More and more Koreans are deciding to stay single or, if they marry, to have no children. Like most developments this is led by the capital, where the number of people who live alone has increased more than 10-fold over the last 30 years, while that of childless couples has grown more than four times.
The figures come from data about the 3.6 million households within city limits released by the Seoul Metropolitan Government on Tuesday.
Childless married couples accounted for a mere 5.51 percent or 101,135 households in 1980, but that surged to 12.8 percent or 423,229 in 2010.
Among singles the surge was even more dramatic -- from 4.49 percent or 82,477 households in 1980 to a whopping 24.39 percent or 854,606 in 2010. From the rarest kind of domestic setup, the single household has now turned into the second most common.
There is a wide gap in the views of marriage and divorce between men and women. Some 39.4 percent of women in Seoul say marriage is optional, compared to only 27.7 percent of men.
Some 41.8 percent of women consider divorce an option, whereas 54.1 percent of men remain firmly opposed.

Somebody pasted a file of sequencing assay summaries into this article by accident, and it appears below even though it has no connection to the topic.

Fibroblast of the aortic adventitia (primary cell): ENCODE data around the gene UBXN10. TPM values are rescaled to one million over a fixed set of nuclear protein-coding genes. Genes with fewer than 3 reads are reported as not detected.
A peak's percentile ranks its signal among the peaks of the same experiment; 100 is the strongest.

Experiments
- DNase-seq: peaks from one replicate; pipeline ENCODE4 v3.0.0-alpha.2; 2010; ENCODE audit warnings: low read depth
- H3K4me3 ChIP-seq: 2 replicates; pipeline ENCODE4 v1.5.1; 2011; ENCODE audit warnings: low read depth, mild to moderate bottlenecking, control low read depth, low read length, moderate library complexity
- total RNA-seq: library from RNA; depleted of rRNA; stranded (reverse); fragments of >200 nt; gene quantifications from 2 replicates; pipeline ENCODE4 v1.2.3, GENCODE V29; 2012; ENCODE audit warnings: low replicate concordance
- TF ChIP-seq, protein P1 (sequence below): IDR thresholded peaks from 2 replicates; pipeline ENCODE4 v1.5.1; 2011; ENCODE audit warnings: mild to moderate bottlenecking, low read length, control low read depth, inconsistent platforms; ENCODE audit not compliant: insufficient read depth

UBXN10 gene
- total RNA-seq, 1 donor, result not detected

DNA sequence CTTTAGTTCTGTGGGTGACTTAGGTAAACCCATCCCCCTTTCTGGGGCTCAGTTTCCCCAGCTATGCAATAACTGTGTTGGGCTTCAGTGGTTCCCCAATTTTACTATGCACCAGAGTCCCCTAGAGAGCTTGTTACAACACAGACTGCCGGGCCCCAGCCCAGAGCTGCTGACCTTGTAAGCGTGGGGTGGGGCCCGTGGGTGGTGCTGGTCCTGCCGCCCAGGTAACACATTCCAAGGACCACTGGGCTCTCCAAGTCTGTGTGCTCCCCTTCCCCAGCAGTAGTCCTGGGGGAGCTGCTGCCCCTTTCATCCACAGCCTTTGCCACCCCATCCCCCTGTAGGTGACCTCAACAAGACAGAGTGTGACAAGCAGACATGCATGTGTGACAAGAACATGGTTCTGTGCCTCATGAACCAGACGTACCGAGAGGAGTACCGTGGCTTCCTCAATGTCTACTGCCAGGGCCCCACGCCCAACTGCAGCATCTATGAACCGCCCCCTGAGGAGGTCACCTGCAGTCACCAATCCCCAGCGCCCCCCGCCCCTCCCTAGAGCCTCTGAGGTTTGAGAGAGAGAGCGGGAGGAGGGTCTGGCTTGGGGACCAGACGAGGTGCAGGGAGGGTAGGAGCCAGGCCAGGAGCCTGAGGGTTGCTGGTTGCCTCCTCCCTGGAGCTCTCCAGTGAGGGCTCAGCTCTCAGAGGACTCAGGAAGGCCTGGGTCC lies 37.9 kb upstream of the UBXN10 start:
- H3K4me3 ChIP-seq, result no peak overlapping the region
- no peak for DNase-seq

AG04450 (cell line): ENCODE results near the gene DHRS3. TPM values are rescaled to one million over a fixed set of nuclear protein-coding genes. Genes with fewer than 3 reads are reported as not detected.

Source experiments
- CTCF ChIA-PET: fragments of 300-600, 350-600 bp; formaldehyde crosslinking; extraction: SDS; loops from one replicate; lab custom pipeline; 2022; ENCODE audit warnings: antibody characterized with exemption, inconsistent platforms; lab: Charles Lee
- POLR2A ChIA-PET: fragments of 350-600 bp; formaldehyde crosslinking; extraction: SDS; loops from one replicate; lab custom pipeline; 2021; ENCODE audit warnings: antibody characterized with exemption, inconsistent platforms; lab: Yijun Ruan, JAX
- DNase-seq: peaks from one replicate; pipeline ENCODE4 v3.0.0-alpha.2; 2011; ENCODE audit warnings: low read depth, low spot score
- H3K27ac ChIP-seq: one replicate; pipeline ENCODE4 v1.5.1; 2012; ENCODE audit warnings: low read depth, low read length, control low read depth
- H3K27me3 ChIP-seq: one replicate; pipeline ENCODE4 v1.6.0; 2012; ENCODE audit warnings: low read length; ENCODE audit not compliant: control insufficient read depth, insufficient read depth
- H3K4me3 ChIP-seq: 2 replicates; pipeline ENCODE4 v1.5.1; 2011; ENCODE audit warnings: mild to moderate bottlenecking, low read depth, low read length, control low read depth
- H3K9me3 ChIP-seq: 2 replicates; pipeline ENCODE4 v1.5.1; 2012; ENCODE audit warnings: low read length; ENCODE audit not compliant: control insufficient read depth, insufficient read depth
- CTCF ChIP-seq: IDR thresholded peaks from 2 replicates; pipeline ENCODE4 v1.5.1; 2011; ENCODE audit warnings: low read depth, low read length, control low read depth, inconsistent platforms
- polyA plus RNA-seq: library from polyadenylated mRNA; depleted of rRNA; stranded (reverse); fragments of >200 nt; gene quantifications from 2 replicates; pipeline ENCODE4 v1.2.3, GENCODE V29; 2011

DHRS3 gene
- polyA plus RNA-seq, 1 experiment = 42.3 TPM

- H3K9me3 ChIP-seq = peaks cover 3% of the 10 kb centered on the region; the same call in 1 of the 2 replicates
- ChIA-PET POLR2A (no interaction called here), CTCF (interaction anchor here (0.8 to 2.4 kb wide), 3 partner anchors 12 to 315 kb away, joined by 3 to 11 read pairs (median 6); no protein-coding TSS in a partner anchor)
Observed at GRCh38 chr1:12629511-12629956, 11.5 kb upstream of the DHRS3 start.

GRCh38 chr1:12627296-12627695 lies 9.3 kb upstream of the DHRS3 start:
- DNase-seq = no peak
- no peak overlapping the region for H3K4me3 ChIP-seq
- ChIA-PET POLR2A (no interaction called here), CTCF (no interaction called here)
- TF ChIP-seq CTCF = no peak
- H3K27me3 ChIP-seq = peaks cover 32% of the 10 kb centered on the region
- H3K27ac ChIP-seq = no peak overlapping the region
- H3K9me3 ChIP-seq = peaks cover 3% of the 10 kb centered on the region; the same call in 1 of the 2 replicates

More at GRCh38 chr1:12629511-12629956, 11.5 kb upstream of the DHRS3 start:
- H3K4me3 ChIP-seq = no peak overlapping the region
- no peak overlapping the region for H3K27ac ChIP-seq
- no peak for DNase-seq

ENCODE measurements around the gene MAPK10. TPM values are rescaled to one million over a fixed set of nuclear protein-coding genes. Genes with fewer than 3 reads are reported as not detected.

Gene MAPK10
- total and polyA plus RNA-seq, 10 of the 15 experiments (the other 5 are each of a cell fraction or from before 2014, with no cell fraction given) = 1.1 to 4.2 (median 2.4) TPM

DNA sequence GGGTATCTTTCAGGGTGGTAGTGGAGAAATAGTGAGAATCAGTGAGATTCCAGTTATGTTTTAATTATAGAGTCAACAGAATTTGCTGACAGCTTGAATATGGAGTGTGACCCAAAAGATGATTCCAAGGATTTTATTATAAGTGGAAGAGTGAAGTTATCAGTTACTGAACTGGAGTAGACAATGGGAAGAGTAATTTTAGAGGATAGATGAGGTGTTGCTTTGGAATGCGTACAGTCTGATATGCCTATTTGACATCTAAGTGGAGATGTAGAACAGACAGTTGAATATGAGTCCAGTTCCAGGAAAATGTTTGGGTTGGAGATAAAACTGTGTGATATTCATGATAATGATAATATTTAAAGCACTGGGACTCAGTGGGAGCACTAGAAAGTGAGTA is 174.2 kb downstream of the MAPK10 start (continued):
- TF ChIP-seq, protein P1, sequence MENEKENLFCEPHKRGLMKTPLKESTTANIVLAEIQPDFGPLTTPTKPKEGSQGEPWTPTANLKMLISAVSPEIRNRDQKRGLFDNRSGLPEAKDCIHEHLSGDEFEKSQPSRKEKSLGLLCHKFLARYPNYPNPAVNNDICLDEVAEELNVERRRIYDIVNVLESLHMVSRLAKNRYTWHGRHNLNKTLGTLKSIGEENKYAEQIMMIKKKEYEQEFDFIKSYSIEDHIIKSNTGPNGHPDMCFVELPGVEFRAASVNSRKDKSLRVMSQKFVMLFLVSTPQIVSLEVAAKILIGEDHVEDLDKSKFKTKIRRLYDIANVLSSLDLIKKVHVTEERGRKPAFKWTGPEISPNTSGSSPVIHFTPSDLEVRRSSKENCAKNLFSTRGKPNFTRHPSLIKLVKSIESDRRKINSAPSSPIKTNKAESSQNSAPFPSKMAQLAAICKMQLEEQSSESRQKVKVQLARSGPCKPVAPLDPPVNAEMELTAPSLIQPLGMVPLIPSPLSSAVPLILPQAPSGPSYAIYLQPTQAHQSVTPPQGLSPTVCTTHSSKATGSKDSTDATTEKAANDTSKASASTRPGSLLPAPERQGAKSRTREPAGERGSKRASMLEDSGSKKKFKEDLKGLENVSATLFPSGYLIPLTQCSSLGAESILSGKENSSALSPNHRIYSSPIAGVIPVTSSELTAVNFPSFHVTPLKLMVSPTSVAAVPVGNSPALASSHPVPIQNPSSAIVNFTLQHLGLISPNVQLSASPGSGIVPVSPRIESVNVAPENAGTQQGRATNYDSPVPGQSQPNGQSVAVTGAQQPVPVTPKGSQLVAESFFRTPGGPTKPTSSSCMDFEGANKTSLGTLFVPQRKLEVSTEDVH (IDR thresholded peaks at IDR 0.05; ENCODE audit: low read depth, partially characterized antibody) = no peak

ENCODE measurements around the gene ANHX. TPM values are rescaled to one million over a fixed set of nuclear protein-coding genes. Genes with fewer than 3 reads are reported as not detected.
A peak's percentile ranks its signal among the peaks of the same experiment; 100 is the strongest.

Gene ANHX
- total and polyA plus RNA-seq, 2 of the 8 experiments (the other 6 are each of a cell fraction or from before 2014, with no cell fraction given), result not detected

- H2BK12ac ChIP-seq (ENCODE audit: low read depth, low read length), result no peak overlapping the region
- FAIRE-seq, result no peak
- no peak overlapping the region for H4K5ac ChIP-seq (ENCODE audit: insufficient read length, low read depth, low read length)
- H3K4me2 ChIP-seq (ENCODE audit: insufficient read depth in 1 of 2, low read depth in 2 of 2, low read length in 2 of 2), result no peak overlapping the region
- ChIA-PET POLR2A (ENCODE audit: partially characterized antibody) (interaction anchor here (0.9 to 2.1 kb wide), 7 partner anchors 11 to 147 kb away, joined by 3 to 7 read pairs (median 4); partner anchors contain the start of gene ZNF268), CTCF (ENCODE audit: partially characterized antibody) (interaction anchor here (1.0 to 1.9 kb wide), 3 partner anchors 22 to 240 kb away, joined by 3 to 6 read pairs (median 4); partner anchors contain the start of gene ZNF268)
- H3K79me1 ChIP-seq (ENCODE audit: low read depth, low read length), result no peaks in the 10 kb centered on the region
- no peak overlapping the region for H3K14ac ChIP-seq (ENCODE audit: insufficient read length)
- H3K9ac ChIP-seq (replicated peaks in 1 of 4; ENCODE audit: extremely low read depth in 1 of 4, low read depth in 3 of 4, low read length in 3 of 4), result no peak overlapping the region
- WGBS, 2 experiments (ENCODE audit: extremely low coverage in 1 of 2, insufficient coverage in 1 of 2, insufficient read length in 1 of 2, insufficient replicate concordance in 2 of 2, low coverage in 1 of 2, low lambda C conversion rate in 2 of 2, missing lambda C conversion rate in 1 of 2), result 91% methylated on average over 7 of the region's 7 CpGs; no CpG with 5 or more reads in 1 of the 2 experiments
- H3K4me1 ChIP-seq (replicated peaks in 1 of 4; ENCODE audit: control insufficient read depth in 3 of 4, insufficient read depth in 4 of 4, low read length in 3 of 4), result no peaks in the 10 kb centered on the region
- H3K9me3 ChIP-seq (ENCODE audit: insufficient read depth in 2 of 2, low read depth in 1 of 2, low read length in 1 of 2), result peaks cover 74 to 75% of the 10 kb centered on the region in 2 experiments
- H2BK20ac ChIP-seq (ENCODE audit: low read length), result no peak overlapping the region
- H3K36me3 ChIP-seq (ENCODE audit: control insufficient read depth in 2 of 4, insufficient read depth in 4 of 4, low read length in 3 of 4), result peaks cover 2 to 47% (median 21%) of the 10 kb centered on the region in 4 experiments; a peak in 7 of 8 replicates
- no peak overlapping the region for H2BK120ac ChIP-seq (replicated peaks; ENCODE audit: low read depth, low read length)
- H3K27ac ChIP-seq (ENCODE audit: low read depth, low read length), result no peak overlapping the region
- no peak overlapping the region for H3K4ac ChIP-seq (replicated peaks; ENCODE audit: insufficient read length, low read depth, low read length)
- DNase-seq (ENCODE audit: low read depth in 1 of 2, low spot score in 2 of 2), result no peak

The reason may be that while more women have careers, attitudes in marriage have not changed apace. Women are normally saddled with all the domestic duties and childcare just as they were 30 years ago. Most of the victims of domestic violence are still women.
Women in Seoul spend 3 hours and 13 minutes a day on average doing housework and taking care of children, even though half of them have jobs, compared to a mere 29 minutes for men.
Domestic violence remains commonplace. Last year, 16.7 percent of married couples, or one in six, in Seoul experienced domestic violence. Women accounted for 15.3 percent of victims, far higher than the proportion in Australia (4.9 percent), Japan and the U.K. (3 percent), and the U.S. (1.3 percent).
The city government said it conducted the survey to work out policies to better meet shifting needs and conditions of Seoul residents and come up with specific policies by December.